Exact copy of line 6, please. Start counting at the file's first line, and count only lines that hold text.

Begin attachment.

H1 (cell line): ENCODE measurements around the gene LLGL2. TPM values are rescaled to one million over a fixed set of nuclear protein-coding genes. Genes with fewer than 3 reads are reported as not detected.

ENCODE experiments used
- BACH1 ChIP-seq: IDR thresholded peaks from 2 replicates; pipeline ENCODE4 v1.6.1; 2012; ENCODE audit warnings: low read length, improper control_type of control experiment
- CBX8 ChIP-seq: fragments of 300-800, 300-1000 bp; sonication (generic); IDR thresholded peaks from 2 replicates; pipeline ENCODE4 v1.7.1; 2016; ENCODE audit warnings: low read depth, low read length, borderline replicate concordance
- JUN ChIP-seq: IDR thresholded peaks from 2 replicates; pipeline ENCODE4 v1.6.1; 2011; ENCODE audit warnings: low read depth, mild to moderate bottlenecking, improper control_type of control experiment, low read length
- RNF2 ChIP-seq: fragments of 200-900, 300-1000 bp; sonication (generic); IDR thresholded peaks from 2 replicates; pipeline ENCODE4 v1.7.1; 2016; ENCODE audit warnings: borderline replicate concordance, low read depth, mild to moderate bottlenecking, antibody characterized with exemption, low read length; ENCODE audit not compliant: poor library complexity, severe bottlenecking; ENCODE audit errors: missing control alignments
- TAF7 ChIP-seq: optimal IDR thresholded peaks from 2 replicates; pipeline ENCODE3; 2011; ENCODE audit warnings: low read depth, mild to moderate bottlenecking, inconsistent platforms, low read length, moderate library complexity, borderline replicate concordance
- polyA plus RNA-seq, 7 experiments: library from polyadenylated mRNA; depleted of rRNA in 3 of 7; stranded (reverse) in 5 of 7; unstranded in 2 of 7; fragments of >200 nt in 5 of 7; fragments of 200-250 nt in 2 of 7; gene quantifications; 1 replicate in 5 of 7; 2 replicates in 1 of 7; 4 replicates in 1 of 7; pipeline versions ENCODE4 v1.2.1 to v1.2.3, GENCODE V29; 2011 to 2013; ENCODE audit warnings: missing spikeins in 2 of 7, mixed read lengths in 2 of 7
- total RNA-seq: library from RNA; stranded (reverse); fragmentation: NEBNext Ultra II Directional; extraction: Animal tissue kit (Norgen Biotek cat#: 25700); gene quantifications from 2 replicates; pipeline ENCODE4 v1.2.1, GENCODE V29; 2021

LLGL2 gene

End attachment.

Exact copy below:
- RNF2 ChIP-seq: fragments of 200-900, 300-1000 bp; sonication (generic); IDR thresholded peaks from 2 replicates; pipeline ENCODE4 v1.7.1; 2016; ENCODE audit warnings: borderline replicate concordance, low read depth, mild to moderate bottlenecking, antibody characterized with exemption, low read length; ENCODE audit not compliant: poor library complexity, severe bottlenecking; ENCODE audit errors: missing control alignments